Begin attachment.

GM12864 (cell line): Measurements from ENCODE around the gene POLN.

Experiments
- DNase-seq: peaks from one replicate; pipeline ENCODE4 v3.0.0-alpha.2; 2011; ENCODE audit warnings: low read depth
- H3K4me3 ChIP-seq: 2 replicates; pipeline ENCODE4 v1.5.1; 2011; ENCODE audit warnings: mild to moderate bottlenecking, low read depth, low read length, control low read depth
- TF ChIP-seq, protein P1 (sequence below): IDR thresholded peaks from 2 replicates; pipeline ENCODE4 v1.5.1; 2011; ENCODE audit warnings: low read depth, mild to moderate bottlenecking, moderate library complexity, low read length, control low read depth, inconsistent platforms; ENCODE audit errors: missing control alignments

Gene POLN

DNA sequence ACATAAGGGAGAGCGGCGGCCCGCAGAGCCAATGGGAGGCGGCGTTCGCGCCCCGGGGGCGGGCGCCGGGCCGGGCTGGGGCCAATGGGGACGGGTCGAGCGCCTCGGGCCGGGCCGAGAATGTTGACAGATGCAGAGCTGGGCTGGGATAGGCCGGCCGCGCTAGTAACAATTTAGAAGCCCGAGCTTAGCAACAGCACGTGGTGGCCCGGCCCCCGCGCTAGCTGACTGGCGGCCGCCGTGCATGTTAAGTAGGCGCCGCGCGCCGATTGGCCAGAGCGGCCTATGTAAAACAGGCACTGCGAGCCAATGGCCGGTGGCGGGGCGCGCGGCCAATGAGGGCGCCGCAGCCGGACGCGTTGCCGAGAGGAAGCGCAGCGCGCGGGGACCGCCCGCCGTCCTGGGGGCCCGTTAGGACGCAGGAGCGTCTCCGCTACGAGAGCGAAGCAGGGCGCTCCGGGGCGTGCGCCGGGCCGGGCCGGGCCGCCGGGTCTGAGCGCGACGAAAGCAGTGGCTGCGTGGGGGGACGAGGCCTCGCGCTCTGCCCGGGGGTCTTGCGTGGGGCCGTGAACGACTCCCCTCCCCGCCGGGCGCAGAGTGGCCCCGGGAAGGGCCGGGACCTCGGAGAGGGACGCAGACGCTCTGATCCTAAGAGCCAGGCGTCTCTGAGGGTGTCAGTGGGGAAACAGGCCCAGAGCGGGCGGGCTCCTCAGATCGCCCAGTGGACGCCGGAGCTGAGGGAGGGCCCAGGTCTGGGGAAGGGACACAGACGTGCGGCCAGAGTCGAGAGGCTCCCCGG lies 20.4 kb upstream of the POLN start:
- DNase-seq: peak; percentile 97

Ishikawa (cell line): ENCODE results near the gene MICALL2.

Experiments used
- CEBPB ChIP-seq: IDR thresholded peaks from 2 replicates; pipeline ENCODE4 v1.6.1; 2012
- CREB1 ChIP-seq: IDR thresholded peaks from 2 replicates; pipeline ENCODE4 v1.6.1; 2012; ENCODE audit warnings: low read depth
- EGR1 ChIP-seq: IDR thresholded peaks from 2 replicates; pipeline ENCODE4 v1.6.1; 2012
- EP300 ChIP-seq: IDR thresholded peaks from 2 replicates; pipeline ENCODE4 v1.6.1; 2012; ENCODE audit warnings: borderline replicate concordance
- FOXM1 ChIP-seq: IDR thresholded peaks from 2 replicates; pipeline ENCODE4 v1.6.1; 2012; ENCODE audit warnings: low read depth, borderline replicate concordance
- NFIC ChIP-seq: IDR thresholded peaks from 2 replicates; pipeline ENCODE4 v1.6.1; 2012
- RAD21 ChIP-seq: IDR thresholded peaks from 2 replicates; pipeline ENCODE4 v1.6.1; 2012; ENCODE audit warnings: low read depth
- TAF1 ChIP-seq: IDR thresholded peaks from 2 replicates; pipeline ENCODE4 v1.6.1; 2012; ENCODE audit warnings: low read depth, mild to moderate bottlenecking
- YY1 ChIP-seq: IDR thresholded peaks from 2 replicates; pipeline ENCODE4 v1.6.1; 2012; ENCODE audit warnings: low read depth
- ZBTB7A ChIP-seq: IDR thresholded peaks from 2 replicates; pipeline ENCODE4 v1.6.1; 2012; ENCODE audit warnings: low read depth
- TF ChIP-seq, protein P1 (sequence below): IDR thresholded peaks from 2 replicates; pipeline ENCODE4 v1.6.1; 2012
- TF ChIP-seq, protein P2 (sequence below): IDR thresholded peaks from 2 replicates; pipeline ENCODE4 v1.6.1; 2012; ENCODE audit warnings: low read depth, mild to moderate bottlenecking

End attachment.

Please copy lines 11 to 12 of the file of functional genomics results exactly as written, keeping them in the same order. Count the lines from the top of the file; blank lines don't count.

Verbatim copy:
- CEBPB ChIP-seq: IDR thresholded peaks from 2 replicates; pipeline ENCODE4 v1.6.1; 2012
- CREB1 ChIP-seq: IDR thresholded peaks from 2 replicates; pipeline ENCODE4 v1.6.1; 2012; ENCODE audit warnings: low read depth